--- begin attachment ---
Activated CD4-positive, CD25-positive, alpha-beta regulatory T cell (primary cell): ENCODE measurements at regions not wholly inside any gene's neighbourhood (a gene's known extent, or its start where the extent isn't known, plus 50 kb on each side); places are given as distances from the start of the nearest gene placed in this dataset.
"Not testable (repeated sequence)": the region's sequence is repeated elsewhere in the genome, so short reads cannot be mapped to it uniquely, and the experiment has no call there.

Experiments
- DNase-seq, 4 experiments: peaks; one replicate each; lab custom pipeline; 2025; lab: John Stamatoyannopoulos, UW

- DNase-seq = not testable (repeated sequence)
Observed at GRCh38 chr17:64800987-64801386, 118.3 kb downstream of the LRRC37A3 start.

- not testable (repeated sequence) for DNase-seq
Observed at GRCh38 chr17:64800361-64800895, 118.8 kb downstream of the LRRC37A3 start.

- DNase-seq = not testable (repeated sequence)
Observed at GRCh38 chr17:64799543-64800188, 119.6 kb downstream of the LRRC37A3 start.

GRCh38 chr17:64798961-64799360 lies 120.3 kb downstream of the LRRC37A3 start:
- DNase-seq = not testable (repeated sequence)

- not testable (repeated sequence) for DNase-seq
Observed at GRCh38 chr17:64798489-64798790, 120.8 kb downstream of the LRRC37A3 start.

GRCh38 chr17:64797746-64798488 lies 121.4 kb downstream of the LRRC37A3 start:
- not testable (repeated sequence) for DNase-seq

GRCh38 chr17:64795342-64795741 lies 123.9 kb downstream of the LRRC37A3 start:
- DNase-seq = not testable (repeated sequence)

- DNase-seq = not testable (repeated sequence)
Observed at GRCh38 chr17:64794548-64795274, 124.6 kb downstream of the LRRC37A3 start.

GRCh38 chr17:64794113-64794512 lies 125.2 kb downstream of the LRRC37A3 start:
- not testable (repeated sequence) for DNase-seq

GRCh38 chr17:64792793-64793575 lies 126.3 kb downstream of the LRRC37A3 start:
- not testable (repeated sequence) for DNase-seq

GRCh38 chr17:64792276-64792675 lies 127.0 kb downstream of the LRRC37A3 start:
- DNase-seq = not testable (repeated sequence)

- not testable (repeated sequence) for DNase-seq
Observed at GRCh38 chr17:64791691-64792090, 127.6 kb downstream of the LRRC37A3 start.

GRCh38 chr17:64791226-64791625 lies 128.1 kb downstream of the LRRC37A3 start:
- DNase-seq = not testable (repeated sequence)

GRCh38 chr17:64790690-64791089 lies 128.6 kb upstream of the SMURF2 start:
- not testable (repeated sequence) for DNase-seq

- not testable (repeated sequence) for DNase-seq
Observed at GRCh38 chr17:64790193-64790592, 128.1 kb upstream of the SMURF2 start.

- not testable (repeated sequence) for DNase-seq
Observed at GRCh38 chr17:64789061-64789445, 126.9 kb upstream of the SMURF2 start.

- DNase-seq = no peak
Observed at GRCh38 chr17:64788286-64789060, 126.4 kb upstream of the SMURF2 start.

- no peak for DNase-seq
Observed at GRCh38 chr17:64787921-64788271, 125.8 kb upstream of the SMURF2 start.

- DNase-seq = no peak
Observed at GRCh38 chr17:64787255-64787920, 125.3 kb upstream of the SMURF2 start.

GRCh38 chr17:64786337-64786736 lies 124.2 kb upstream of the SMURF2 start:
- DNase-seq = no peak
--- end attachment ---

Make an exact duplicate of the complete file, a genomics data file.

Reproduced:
Activated CD4-positive, CD25-positive, alpha-beta regulatory T cell (primary cell): ENCODE measurements at regions not wholly inside any gene's neighbourhood (a gene's known extent, or its start where the extent isn't known, plus 50 kb on each side); places are given as distances from the start of the nearest gene placed in this dataset.
"Not testable (repeated sequence)": the region's sequence is repeated elsewhere in the genome, so short reads cannot be mapped to it uniquely, and the experiment has no call there.

Experiments
- DNase-seq, 4 experiments: peaks; one replicate each; lab custom pipeline; 2025; lab: John Stamatoyannopoulos, UW

- DNase-seq = not testable (repeated sequence)
Observed at GRCh38 chr17:64800987-64801386, 118.3 kb downstream of the LRRC37A3 start.

- not testable (repeated sequence) for DNase-seq
Observed at GRCh38 chr17:64800361-64800895, 118.8 kb downstream of the LRRC37A3 start.

- DNase-seq = not testable (repeated sequence)
Observed at GRCh38 chr17:64799543-64800188, 119.6 kb downstream of the LRRC37A3 start.

GRCh38 chr17:64798961-64799360 lies 120.3 kb downstream of the LRRC37A3 start:
- DNase-seq = not testable (repeated sequence)

- not testable (repeated sequence) for DNase-seq
Observed at GRCh38 chr17:64798489-64798790, 120.8 kb downstream of the LRRC37A3 start.

GRCh38 chr17:64797746-64798488 lies 121.4 kb downstream of the LRRC37A3 start:
- not testable (repeated sequence) for DNase-seq

GRCh38 chr17:64795342-64795741 lies 123.9 kb downstream of the LRRC37A3 start:
- DNase-seq = not testable (repeated sequence)

- DNase-seq = not testable (repeated sequence)
Observed at GRCh38 chr17:64794548-64795274, 124.6 kb downstream of the LRRC37A3 start.

GRCh38 chr17:64794113-64794512 lies 125.2 kb downstream of the LRRC37A3 start:
- not testable (repeated sequence) for DNase-seq

GRCh38 chr17:64792793-64793575 lies 126.3 kb downstream of the LRRC37A3 start:
- not testable (repeated sequence) for DNase-seq

GRCh38 chr17:64792276-64792675 lies 127.0 kb downstream of the LRRC37A3 start:
- DNase-seq = not testable (repeated sequence)

- not testable (repeated sequence) for DNase-seq
Observed at GRCh38 chr17:64791691-64792090, 127.6 kb downstream of the LRRC37A3 start.

GRCh38 chr17:64791226-64791625 lies 128.1 kb downstream of the LRRC37A3 start:
- DNase-seq = not testable (repeated sequence)

GRCh38 chr17:64790690-64791089 lies 128.6 kb upstream of the SMURF2 start:
- not testable (repeated sequence) for DNase-seq

- not testable (repeated sequence) for DNase-seq
Observed at GRCh38 chr17:64790193-64790592, 128.1 kb upstream of the SMURF2 start.

- not testable (repeated sequence) for DNase-seq
Observed at GRCh38 chr17:64789061-64789445, 126.9 kb upstream of the SMURF2 start.

- DNase-seq = no peak
Observed at GRCh38 chr17:64788286-64789060, 126.4 kb upstream of the SMURF2 start.

- no peak for DNase-seq
Observed at GRCh38 chr17:64787921-64788271, 125.8 kb upstream of the SMURF2 start.

- DNase-seq = no peak
Observed at GRCh38 chr17:64787255-64787920, 125.3 kb upstream of the SMURF2 start.

GRCh38 chr17:64786337-64786736 lies 124.2 kb upstream of the SMURF2 start:
- DNase-seq = no peak